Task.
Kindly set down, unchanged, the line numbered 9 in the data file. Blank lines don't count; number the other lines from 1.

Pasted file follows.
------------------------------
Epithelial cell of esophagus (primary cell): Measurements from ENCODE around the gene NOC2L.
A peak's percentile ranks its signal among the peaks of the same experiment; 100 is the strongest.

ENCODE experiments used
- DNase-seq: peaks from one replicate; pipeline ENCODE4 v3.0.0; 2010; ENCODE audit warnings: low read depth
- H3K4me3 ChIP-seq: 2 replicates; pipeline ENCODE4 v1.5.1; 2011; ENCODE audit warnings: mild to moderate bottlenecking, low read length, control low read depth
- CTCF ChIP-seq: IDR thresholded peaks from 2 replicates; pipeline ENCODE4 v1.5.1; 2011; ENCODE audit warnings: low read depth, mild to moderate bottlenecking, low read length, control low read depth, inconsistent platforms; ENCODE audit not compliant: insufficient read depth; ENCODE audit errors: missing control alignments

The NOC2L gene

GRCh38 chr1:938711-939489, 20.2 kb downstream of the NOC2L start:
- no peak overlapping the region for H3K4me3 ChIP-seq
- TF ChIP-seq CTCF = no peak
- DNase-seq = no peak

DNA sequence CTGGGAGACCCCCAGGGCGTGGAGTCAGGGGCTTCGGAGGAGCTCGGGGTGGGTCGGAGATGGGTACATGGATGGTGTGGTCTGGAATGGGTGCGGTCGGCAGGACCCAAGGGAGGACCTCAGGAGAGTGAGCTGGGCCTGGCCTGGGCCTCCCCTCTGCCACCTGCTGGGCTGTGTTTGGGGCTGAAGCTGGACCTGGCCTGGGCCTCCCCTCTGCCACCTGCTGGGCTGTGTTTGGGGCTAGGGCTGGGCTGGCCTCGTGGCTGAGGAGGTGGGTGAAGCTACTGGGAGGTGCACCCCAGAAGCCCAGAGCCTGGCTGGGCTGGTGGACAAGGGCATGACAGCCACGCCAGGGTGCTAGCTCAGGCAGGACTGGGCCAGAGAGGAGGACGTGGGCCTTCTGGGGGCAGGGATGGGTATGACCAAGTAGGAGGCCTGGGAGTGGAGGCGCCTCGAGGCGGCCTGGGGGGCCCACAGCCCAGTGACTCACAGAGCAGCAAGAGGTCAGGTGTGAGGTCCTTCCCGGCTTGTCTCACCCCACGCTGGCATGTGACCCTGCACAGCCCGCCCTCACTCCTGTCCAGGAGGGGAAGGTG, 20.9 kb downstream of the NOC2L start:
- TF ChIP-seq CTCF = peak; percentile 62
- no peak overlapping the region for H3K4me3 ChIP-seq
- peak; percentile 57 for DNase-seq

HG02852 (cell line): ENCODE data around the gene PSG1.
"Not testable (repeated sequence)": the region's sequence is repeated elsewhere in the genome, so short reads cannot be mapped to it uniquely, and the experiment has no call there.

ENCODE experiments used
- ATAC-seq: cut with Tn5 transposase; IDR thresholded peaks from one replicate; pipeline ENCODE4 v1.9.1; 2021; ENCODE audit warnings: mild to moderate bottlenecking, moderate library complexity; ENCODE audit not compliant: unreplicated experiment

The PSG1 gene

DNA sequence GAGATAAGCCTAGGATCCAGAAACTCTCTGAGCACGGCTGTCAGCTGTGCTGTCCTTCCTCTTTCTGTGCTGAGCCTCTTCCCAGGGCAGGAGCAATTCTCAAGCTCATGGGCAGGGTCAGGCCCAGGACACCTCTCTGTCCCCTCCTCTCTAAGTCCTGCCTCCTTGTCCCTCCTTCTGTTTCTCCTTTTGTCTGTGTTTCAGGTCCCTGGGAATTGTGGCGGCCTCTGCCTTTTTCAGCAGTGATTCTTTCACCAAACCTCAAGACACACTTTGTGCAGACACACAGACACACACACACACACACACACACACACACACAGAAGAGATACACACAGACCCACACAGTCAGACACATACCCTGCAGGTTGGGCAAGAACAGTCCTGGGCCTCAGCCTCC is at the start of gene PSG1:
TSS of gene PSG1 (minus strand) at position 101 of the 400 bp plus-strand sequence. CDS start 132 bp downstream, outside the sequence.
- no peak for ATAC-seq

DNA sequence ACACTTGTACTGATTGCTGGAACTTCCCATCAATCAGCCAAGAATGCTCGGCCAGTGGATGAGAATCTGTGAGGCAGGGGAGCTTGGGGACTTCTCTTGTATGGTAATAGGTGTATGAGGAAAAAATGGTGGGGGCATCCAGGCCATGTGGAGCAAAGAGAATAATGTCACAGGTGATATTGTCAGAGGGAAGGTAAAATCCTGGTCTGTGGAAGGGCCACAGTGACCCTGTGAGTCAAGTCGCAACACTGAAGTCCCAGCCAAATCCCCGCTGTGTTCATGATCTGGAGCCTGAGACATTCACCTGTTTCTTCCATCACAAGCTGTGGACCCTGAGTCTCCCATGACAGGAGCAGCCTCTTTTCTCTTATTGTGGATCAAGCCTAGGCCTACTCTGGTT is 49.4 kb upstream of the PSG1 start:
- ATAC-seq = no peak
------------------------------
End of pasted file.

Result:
- no peak overlapping the region for H3K4me3 ChIP-seq